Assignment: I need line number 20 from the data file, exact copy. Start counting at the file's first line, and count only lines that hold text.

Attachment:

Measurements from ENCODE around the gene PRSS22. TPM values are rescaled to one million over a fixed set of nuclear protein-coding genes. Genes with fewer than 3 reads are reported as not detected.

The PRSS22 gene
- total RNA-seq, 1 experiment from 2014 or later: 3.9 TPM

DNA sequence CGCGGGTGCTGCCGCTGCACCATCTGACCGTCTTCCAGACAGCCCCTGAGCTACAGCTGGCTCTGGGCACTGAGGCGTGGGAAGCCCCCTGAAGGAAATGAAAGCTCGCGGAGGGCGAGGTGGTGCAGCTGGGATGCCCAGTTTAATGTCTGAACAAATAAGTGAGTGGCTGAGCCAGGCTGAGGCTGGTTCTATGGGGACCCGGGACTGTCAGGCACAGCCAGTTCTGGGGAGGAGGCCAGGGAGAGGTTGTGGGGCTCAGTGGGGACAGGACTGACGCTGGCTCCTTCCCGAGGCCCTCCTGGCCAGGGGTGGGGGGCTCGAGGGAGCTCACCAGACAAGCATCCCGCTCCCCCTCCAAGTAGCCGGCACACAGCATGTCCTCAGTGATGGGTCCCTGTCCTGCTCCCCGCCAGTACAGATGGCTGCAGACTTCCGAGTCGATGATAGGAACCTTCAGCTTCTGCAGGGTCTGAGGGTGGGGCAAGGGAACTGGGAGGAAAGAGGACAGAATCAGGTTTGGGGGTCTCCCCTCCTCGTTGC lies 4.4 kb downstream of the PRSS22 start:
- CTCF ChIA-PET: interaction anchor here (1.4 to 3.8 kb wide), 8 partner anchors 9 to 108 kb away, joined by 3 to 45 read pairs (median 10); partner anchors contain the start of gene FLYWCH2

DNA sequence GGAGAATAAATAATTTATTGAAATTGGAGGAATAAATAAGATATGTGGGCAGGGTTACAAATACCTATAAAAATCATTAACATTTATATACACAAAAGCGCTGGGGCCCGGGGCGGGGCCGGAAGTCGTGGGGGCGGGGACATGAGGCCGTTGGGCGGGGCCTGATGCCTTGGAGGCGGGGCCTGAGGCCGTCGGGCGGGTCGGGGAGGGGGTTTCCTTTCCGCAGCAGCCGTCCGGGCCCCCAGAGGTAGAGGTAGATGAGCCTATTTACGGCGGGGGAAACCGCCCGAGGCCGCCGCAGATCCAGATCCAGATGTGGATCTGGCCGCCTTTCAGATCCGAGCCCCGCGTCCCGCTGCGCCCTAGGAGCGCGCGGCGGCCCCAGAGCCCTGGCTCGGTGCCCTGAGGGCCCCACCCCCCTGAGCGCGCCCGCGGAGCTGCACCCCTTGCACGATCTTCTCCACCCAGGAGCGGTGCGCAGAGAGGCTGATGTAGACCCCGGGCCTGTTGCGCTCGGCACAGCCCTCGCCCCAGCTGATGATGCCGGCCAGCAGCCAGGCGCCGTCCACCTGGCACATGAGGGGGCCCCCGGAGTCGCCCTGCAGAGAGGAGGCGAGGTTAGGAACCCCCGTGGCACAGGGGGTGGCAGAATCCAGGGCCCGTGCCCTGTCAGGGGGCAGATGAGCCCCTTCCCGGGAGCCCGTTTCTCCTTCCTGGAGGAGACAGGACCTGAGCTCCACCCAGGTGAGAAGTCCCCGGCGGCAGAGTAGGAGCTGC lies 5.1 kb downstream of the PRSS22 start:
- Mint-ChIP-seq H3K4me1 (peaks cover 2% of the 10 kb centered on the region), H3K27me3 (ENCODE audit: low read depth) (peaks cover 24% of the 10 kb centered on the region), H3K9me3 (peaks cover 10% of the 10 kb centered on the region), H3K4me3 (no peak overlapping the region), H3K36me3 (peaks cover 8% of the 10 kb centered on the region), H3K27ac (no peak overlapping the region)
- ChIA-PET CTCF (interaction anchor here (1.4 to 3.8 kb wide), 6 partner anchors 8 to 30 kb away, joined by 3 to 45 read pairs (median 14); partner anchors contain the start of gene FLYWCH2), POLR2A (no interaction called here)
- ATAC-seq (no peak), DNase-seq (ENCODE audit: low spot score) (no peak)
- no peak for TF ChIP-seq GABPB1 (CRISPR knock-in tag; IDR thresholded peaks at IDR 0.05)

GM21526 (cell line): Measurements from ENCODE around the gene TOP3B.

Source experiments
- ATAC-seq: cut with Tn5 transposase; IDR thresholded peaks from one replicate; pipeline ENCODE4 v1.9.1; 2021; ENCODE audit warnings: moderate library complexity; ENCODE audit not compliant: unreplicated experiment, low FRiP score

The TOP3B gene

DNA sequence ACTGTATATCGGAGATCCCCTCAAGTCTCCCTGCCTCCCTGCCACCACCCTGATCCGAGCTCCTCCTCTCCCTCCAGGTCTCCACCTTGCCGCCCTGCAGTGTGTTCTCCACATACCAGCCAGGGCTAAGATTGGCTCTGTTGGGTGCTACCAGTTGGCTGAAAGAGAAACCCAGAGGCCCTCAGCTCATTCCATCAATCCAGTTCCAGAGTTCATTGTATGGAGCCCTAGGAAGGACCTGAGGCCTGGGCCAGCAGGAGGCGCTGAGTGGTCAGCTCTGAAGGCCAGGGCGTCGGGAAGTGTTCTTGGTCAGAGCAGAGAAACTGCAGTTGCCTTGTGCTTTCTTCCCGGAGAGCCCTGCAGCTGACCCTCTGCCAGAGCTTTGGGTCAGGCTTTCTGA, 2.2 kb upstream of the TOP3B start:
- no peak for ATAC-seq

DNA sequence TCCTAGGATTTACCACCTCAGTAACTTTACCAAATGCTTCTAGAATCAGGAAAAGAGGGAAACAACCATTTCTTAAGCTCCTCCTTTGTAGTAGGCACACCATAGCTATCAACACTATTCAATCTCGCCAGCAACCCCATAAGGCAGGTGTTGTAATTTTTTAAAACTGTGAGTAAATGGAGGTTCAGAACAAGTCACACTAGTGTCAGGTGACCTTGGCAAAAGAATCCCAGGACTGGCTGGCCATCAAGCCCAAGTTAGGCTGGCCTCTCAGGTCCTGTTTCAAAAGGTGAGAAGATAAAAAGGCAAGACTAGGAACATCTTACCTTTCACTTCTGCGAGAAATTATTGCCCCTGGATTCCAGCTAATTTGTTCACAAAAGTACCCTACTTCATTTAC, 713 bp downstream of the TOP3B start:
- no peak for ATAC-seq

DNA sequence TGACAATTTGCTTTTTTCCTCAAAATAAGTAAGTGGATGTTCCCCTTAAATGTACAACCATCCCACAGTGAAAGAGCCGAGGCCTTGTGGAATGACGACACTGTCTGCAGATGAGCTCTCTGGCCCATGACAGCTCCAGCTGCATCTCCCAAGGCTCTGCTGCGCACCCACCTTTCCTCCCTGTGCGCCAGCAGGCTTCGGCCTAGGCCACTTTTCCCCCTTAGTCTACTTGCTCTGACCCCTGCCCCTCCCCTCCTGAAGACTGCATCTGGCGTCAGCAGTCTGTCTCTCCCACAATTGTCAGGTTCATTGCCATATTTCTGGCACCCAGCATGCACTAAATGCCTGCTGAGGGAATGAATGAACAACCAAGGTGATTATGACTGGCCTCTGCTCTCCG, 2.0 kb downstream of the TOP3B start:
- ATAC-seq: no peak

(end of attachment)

- ATAC-seq: no peak